Where do we start when framing conversations about aggressive behaviors in dogs?

Snarling dog aggressive behavior

It’s deceptively easy to think of actions such as snarling, snapping, lunging, and biting as all being the same. But Victoria reminds us that dog behavior can be nuanced, and that we need to observe closely and consider our words.

Victoria held a roundtable with the Positively team to discuss this important issue. Here are some highlights of that conversation.

Defining Aggression

Positive trainers need to think carefully about any dog behavior that could be described as “aggressive.” Like us, dogs want to protect themselves. If we, as humans, feel that our own safety or well-being are in jeopardy, we might try to avoid that situation and run away as best we can, or we might try to calm and appease those who pose a threat.

But when we’ve run out of options, and if our survival is on the line, we could feel forced to fight—even if we don’t usually consider ourselves a violent person. In what feels like a crisis, people can and do resort to aggressive behavior to survive.

Without human language or much control over their environments, dogs have limited options for expressing their needs and may resort to aggressive behavior to communicate and influence their environment.

Aggressive behavior is a part of the natural drive for survival. Behaviors like growling and snapping can serve as a warning and an attempt to increase their own safety as efficiently as possible.


Aggressive versus Predatory

Whether you’re talking to ordinary dog lovers, animal behavior scientists, or dog industry professionals, it’s easy to get drawn into a highly charged discussion about dog behaviors such as growling, snarling, snapping, and biting. So we want to use language carefully and consider what a behavior is achieving for the dog. When we talk about aggression, we generally mean behavior that helps the dog increase distance from a perceived threat.

Aggressive behavior and a predatory bite can both have severe consequences, but they are not the same thing. Aggression based on fear, for example, serves to increase distance. Predatory behaviors instead serve to reduce distance, because their goal is ultimately to grab and consume.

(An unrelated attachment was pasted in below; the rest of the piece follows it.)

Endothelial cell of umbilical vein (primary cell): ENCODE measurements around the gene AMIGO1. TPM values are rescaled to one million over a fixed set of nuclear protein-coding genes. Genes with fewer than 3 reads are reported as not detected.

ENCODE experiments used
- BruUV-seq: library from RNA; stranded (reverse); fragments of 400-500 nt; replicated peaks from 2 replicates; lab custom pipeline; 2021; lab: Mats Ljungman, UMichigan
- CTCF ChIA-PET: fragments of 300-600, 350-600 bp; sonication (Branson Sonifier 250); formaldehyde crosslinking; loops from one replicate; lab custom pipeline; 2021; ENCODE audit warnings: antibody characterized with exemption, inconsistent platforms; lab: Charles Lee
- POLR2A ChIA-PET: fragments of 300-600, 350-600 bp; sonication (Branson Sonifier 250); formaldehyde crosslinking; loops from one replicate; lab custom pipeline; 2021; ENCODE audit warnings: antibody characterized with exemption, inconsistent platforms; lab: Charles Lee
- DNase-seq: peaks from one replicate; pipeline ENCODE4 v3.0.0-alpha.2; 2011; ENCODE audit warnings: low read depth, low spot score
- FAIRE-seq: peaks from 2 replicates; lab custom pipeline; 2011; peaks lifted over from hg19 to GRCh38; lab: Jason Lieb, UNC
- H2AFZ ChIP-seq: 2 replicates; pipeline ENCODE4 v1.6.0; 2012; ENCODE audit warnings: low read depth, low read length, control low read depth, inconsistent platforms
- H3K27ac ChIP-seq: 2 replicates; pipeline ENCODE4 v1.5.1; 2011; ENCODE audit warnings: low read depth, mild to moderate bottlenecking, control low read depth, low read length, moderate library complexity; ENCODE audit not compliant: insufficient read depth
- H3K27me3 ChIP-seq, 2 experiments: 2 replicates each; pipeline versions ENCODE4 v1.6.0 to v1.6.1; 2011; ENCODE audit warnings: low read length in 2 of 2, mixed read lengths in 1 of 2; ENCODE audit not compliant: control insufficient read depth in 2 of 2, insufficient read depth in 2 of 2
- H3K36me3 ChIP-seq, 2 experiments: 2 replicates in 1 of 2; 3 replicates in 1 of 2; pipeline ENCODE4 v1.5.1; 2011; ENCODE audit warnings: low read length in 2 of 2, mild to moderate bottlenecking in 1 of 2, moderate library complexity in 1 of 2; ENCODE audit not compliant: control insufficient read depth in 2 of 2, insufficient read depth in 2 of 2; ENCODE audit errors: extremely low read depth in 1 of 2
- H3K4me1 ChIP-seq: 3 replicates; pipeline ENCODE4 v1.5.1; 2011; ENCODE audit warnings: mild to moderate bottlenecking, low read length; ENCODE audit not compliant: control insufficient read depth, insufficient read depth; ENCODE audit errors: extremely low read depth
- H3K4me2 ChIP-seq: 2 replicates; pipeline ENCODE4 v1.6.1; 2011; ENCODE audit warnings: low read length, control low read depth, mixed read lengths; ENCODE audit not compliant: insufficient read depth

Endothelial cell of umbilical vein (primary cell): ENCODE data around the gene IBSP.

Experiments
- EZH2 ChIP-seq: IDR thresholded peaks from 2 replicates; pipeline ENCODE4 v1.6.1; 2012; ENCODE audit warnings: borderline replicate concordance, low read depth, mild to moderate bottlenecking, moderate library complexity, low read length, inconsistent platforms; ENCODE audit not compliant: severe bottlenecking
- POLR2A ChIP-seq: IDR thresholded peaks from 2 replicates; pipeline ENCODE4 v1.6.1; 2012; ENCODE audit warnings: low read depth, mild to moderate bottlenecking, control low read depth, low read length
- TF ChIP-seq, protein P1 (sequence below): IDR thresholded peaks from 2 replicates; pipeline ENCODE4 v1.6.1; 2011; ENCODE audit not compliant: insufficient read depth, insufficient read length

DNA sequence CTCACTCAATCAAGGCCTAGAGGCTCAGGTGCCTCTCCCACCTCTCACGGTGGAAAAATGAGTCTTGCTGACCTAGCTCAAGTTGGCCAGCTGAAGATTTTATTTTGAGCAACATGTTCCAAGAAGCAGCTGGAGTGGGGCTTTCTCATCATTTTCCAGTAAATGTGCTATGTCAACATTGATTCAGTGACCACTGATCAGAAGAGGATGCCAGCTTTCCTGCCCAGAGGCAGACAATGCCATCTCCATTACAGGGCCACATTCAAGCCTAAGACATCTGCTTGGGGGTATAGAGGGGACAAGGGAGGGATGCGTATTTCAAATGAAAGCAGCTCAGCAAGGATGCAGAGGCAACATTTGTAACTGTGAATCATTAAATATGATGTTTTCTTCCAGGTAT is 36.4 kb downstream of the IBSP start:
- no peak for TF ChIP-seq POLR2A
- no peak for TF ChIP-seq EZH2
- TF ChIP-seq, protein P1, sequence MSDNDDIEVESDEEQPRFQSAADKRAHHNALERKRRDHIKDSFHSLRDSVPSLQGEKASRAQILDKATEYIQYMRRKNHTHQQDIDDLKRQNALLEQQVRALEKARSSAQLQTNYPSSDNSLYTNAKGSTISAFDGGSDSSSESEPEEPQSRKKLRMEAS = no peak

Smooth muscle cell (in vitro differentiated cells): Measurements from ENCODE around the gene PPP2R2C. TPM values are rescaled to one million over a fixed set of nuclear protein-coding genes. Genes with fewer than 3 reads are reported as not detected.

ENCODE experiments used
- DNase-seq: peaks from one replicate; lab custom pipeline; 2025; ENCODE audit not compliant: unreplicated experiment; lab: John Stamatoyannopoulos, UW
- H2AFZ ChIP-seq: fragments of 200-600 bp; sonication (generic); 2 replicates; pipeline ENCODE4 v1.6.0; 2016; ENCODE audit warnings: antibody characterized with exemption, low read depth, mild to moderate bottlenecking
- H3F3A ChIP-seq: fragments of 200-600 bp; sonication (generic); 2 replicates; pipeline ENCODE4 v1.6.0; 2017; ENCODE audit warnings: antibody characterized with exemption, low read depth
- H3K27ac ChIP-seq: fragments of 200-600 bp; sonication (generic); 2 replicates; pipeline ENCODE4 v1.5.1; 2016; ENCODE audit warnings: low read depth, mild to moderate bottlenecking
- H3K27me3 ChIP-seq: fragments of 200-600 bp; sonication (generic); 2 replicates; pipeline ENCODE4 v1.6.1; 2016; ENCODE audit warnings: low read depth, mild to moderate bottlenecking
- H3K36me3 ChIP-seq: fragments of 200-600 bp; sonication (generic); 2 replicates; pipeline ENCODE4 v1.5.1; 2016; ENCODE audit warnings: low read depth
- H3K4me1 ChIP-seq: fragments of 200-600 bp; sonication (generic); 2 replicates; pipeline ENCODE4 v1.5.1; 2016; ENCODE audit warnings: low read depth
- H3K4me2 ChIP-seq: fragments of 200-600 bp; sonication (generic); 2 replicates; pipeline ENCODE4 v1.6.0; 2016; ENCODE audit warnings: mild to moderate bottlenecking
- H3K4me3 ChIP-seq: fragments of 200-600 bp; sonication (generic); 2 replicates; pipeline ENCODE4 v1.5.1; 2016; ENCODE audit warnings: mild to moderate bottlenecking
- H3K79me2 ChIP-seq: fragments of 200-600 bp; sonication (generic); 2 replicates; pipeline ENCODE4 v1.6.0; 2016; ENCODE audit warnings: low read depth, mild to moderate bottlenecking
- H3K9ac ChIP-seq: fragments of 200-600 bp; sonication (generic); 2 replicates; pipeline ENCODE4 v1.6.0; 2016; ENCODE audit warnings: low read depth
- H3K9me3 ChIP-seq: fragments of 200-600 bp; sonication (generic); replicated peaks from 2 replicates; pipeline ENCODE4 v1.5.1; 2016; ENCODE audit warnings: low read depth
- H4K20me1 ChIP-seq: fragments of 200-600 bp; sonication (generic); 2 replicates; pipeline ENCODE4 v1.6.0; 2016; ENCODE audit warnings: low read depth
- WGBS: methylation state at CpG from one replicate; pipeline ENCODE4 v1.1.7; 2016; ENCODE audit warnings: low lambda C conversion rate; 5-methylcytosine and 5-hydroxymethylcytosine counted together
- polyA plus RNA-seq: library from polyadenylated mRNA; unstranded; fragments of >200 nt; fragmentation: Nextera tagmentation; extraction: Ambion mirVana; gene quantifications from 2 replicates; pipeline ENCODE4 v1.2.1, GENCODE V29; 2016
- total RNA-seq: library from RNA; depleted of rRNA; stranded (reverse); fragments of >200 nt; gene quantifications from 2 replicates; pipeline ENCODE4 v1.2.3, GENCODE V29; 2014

Dogs give us clues through their body language that can help us recognize when they’re not feeling comfortable and want more distance. We want to avoid punishing a dog for expressing their fear or need for distance, because they may stop giving warning signs and simply escalate to make their point.

The safest solution is to help them exit, and at minimum tolerate, a situation that they aren’t equipped to handle comfortably. We want to find ways to adjust the situation so that it becomes less distressing for the dog.

The Risks of Labeling

Even though our human brains are wired to judge, first impressions might be completely wrong. We do a dog a disservice when we pigeonhole them with sweeping labels such as “aggressive” or “reactive.”

Instead, if we hit “pause” on labeling, we can think of aggressive behavior as the dog showing us how he or she feels in the moment. We focus first on behavior and avoid assigning labels that become unhelpful.

We want to look at why the dog is aggressing in a particular environment, in a particular context and moment, with this specific person, or dog or situation. Any of us can appear aggressive at certain times. Those moments could be very specific to circumstances where we feel our survival and wellbeing, or that of someone we love, are threatened.

From Their Perspective

Dogs on a leash have restricted movement and can feel trapped and vulnerable. Often, dogs are unable to exit a situation without our cooperation. So we can learn to read the signs and advocate for them. They depend on us for help.

We tend to see a dog’s behavior with more respect and dignity when we recognize there is an underlying cause. Something is happening in the situation that is provoking feelings and this response.

For example, perhaps you’re walking your dog down the road and see a little yard or garden flag flapping in the wind. Suddenly it looks like your dog is losing his mind, barking and lunging angrily. Your first thought might be that this reaction is completely inappropriate–but really, from the dog’s perspective, that sight is scary. The dog is doing his best to try to put himself in a safer situation.

We don’t have to understand it or comprehend what the dog finds threatening–it could even be a paper bag flying through the air—but we can recognize that they are showing us what they are feeling. Then it is up to us to understand that and to help them through the challenging situation, by safely helping them get distance. And we work to prevent similar situations in the future, whether by managing their proximity to the trigger, resolving undiagnosed pain the dog is experiencing, or helping change their emotional reaction by building positive associations.

Listen to the Positively team’s thoughtful roundtable discussion on this complicated issue.

When have you noticed dog body language that signals need for more distance? Visit the Victoria Stilwell Academy on Facebook to let us know. 

To learn more about reading dog body language and supporting dogs that struggle in a variety of situations, check out our Dog Trainer Course.

Enroll in VSA's flagship professional Dog Trainer Course